Scientists from MIT have engineered a colorful breakthrough, crafting organic molecules that could amplify the tech in your TV and power solar cells of the future. In a study in Nature Chemistry, researchers led by chemistry professor Robert Gilliard have developed organic molecules called acenes that span a spectrum of colors, potentially revolutionizing the realm of light-emitting diodes and energy harvesters, according to an article in MIT News.
Known for their semiconductor capabilities, these carbon ring chains have always been tricky to stabilize as they grow in size—longer ones tend to be more fickle and degrade under light or air exposure. Yet, MIT chemists claim to have discovered a way to extend their shelf life by crafting molecules that shine brightly from red to blue. "What we tried to address in this study first was the stability problem, and second, we wanted to make compounds where you could have a tunable range of light emission," told MIT News Robert Gilliard, leading the study's charge.
Acenes are essentially benzenes linked end-to-end. By doping these with boron and nitrogen, their electronic properties are enhanced, though they commonly emit only blue light and are irritatingly unstable. Gilliard's team has countered this by adding carbodicarbenes to the mix, which, when bonded with boron and nitrogen-infused acenes, yield a positively charged, more stable molecule capable of conjuring a diverse color palette. Under the novel method, red light, widely sought after for its imaging potential in medical fields, can now be part of this organic molecular medley.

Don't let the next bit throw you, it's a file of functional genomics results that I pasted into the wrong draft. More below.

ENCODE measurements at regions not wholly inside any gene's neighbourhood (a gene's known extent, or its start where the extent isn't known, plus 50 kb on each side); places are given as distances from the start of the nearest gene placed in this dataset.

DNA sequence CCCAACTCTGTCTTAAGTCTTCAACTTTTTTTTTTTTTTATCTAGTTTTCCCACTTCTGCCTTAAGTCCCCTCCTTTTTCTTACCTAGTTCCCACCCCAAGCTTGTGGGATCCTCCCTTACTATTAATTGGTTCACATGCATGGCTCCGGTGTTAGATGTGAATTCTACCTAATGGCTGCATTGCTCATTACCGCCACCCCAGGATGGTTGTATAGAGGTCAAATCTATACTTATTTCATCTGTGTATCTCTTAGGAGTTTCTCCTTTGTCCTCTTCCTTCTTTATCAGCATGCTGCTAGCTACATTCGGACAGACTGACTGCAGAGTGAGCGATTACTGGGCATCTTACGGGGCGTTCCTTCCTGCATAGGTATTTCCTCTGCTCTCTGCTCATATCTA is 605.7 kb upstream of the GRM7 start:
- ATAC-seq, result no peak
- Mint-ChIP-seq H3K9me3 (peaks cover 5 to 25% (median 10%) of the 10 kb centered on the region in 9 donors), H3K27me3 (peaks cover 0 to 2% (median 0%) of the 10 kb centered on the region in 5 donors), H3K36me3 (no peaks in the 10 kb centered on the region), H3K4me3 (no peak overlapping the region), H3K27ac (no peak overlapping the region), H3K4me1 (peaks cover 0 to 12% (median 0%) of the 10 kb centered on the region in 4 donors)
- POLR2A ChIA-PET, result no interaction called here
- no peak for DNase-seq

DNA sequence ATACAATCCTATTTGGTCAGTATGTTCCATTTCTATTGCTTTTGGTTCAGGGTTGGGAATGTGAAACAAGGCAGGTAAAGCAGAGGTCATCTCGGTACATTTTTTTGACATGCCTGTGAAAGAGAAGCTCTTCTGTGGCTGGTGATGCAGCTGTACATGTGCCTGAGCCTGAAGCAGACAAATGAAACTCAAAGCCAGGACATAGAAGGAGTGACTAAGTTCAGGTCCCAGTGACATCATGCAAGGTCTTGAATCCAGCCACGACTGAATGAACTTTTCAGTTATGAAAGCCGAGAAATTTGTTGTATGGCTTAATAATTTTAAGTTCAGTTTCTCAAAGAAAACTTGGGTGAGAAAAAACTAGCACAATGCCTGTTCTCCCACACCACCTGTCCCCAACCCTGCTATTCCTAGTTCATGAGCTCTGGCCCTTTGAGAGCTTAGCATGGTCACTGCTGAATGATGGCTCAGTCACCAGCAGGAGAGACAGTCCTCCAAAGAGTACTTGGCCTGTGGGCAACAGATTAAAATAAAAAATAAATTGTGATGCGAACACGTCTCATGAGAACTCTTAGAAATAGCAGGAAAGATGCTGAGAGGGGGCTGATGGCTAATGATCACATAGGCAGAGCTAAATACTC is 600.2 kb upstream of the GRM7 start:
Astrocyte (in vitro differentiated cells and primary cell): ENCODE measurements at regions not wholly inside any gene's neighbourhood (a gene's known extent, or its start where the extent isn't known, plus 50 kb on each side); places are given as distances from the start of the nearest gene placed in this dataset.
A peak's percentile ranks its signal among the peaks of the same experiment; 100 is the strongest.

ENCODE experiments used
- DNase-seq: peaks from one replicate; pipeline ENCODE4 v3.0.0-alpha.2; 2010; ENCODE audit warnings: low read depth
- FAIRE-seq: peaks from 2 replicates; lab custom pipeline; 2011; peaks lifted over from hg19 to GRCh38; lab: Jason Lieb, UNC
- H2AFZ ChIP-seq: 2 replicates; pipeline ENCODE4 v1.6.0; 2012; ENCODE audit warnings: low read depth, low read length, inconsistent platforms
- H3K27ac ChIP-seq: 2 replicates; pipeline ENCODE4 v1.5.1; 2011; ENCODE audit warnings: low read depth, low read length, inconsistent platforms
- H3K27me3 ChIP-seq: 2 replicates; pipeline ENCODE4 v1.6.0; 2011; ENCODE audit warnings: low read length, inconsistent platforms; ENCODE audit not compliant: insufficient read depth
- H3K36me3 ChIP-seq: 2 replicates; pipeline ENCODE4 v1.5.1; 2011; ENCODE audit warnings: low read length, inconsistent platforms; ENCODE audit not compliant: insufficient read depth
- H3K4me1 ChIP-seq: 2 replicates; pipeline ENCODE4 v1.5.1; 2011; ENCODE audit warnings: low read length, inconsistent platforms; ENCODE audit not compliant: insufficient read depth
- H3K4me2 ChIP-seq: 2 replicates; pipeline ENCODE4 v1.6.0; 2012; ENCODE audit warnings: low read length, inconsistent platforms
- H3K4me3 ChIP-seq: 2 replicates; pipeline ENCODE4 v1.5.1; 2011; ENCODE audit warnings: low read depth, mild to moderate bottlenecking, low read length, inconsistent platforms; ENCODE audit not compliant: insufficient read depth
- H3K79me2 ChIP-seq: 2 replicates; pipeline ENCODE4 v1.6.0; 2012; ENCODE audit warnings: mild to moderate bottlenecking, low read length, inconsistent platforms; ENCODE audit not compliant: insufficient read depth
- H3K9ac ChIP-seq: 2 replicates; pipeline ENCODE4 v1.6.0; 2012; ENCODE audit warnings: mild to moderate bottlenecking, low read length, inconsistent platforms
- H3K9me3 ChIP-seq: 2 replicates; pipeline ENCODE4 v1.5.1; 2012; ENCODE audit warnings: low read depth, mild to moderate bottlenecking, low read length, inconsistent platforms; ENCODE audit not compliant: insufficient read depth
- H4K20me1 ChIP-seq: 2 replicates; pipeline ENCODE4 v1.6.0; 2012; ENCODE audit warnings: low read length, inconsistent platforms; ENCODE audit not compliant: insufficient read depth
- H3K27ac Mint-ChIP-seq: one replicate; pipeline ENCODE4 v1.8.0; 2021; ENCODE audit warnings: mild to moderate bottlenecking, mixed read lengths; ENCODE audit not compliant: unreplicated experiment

"Red emission is very important for wide-ranging applications, including biological applications like imaging," Gilliard remarked to MIT News. In need of being notoriously temperamental in water, the newly engineered acenes defy odds by maintaining their composure both in air and aquatic environments—a significant stride for their potential application in both medical imaging and as robust, efficient solar cells.
The implications of this research are wide and varied—the team has its sights on constructing even more durable and efficient acenes by tinkering with different carbodicarbenes. Moreover, MIT's Gilliard is gearing up to collaborate with electrical engineering professor Marc Baldo on integrating these sturdier acenes into high-performance solar cells capable of doubling the electric output from a single photon—an innovation that may well send current energy efficiencies through the roof.
Echoing the sentiment of MIT's breakthrough, deputy director of the Institute of Chemistry at the Academia Sinica in China, Tiow-Gan Ong, underscored the significance of this work. In light-emitting materials and miniature energy harvesting devices, this approach "certainly paves a promising path toward the development of highly air- and photo-stable," he lauded the achievement.
With funding from esteemed entities like the Arnold and Mabel Beckman Foundation and the National Science Foundation Major Research Instrumentation Program, the landscape of sustainable technology may soon bask in a brand new light—quite literally.